Employment Discrimination Blog

Monday, May 2, 2016

Legal Protection from Wrongful Termination in Georgia

Under what conditions can I file a lawsuit if I am fired in the state of Georgia?

Like other states across the nation, Georgia is an "at-will" state with respect to employment. This means that workers in the Peachtree State can be fired at any time, for any reason or no reason at all. This is not to say that employees have no rights, however. In fact, state and federal laws protect workers from wrongful termination.

Exceptions to the At-Will Rule


In Georgia, an employer cannot fire an employee for discriminatory reasons. Federal law makes it illegal to fire an employee based on the following legally protected characteristics:

  • Race
  • Color
  • National origin
  • Sex (for wage discrimination claims only)
  • Pregnancy
  • Religion
  • Age (40 to 70 only)
  • Disability
  • Citizenship status
  • Genetic information

There are limitations to these protections because the law generally applies to employers with 15 or more employees. However, employers with at least 20 employees must comply with age-based rules, while those with 10 or more workers must adhere to the law prohibiting sex-based wage discrimination.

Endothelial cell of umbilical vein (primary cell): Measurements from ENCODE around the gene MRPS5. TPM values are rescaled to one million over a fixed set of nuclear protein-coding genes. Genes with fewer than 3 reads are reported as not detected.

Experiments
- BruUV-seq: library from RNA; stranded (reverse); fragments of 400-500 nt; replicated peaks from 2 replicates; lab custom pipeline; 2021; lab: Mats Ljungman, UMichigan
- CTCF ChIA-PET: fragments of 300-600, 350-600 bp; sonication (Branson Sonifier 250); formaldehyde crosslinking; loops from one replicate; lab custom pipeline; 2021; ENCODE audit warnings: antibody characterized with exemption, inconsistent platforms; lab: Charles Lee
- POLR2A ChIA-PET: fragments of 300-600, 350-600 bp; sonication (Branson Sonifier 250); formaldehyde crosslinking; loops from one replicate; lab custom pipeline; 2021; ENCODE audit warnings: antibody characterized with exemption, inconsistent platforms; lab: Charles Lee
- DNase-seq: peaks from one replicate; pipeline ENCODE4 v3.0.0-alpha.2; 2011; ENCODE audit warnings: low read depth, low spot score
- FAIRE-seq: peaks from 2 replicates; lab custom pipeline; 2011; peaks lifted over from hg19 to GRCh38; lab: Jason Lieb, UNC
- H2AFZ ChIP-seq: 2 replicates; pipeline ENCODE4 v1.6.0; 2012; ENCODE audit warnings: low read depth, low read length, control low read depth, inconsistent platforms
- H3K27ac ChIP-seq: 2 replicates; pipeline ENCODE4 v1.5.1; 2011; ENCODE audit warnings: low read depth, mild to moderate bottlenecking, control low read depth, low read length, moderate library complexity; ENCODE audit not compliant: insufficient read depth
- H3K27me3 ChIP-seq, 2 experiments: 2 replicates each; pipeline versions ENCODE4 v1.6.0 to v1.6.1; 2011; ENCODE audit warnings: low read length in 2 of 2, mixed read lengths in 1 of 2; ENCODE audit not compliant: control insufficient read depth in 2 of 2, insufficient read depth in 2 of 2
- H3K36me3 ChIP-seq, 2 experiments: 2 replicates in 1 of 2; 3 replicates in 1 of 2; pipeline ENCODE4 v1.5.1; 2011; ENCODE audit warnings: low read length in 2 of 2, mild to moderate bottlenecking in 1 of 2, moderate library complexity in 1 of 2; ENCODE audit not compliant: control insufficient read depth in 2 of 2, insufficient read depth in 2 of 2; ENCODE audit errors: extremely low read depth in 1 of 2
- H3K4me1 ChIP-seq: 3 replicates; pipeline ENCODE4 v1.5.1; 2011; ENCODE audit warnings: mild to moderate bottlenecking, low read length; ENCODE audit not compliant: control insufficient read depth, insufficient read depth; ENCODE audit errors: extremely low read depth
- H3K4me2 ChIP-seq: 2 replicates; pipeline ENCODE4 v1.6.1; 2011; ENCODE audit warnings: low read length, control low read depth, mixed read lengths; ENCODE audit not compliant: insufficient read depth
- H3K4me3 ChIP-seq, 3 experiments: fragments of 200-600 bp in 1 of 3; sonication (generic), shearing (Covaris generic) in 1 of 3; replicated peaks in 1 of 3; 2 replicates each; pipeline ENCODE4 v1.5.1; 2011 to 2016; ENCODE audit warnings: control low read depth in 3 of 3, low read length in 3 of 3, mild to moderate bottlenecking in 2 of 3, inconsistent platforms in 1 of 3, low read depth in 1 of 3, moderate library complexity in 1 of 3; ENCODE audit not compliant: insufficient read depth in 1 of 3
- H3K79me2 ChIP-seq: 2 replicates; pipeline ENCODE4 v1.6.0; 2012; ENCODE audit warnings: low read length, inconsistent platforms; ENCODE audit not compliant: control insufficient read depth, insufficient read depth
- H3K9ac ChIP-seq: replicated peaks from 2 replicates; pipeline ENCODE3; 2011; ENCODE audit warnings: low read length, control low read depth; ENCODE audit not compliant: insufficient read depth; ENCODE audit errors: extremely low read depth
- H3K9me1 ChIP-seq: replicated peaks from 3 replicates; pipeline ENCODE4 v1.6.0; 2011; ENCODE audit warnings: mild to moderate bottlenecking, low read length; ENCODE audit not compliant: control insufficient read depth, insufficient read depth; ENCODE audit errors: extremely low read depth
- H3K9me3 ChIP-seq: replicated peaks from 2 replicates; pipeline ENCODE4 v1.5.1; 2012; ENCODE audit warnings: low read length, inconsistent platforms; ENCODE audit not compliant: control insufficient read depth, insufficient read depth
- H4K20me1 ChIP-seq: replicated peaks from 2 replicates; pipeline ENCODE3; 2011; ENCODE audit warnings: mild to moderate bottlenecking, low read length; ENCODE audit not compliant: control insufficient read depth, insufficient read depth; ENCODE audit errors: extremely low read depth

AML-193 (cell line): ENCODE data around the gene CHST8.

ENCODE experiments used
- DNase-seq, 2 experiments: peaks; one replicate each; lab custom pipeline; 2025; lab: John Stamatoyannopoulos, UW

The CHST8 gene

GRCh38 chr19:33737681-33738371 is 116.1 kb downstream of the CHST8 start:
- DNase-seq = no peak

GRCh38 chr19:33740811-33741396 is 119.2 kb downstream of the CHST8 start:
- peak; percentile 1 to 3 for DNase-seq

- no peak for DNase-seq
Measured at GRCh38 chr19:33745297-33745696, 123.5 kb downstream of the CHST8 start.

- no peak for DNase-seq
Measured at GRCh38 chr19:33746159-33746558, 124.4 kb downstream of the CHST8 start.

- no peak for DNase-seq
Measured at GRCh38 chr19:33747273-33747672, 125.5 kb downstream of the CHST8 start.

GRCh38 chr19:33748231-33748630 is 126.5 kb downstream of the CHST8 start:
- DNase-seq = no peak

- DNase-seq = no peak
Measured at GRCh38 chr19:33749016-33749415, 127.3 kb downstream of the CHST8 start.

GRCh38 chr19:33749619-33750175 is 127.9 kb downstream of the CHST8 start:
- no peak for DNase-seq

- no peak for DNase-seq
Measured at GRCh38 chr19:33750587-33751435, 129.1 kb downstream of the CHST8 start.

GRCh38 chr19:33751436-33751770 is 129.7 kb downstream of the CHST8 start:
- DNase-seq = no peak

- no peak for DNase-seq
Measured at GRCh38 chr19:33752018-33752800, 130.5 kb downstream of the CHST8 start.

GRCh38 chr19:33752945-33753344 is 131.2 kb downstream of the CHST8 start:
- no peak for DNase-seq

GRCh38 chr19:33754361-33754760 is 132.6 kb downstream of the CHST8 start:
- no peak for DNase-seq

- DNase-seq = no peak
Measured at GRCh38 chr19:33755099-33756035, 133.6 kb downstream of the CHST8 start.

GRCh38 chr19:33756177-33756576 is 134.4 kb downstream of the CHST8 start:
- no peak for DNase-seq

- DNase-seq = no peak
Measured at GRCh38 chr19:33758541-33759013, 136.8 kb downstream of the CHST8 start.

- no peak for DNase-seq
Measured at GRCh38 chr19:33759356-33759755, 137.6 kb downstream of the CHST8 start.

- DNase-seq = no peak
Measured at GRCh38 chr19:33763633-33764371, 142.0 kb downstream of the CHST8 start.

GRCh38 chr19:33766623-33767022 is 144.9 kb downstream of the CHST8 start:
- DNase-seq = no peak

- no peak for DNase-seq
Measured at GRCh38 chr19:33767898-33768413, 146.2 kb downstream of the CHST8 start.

It is illegal for an employer to retaliate against employees who complain about harassment or discrimination, file worker's compensation claims, take medical leave or report illegal activity. It is unlawful for employers to take adverse actions such as firing, disciplining, harassing, or demoting these individuals. Other adverse actions include negative evaluations, issuing warnings, salary reductions, changing shifts or job assignments. Finally, an employer in Georgia cannot fire an employee for participating in an investigation of a discrimination complaint.

Other exceptions to the at-will rule include breach of contract, wage and hour disputes, military status, family and medical leave and other time off.  In the end, an employee who has been terminated for engaging in a legally protected activity may have grounds for a wrongful termination lawsuit based on retaliation.

Before pursuing legal recourse for employment discrimination or retaliation through the courts, however, a worker must file a complaint with the Equal Employment Opportunity Commission. If you have been fired illegally, an experienced employment attorney can help you file a claim with the EEOC and also pursue a wrongful termination lawsuit.

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